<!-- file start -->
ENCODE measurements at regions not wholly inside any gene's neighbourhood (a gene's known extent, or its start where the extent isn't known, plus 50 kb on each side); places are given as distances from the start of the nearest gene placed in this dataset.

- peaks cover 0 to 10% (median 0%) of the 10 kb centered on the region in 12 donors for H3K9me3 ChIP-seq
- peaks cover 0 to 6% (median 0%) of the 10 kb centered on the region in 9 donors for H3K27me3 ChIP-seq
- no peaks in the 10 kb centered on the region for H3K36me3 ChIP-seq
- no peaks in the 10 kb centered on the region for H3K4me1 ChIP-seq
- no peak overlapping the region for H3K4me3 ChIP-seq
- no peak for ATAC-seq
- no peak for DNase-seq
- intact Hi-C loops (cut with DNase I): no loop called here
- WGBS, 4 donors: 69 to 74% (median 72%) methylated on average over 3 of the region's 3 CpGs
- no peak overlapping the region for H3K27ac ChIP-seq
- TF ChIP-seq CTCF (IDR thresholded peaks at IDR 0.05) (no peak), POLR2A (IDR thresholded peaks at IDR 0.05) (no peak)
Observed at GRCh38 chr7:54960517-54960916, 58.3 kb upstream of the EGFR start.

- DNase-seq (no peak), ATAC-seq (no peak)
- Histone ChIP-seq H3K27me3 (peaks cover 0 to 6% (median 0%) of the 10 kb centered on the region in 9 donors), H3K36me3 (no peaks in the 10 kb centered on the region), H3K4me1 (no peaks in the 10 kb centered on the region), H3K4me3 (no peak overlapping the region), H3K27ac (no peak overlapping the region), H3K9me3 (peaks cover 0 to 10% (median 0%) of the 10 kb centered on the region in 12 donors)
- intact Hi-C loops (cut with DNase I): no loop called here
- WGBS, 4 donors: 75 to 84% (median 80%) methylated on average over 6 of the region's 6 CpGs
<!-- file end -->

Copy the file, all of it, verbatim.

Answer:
ENCODE measurements at regions not wholly inside any gene's neighbourhood (a gene's known extent, or its start where the extent isn't known, plus 50 kb on each side); places are given as distances from the start of the nearest gene placed in this dataset.

- peaks cover 0 to 10% (median 0%) of the 10 kb centered on the region in 12 donors for H3K9me3 ChIP-seq
- peaks cover 0 to 6% (median 0%) of the 10 kb centered on the region in 9 donors for H3K27me3 ChIP-seq
- no peaks in the 10 kb centered on the region for H3K36me3 ChIP-seq
- no peaks in the 10 kb centered on the region for H3K4me1 ChIP-seq
- no peak overlapping the region for H3K4me3 ChIP-seq
- no peak for ATAC-seq
- no peak for DNase-seq
- intact Hi-C loops (cut with DNase I): no loop called here
- WGBS, 4 donors: 69 to 74% (median 72%) methylated on average over 3 of the region's 3 CpGs
- no peak overlapping the region for H3K27ac ChIP-seq
- TF ChIP-seq CTCF (IDR thresholded peaks at IDR 0.05) (no peak), POLR2A (IDR thresholded peaks at IDR 0.05) (no peak)
Observed at GRCh38 chr7:54960517-54960916, 58.3 kb upstream of the EGFR start.

- DNase-seq (no peak), ATAC-seq (no peak)
- Histone ChIP-seq H3K27me3 (peaks cover 0 to 6% (median 0%) of the 10 kb centered on the region in 9 donors), H3K36me3 (no peaks in the 10 kb centered on the region), H3K4me1 (no peaks in the 10 kb centered on the region), H3K4me3 (no peak overlapping the region), H3K27ac (no peak overlapping the region), H3K9me3 (peaks cover 0 to 10% (median 0%) of the 10 kb centered on the region in 12 donors)
- intact Hi-C loops (cut with DNase I): no loop called here
- WGBS, 4 donors: 75 to 84% (median 80%) methylated on average over 6 of the region's 6 CpGs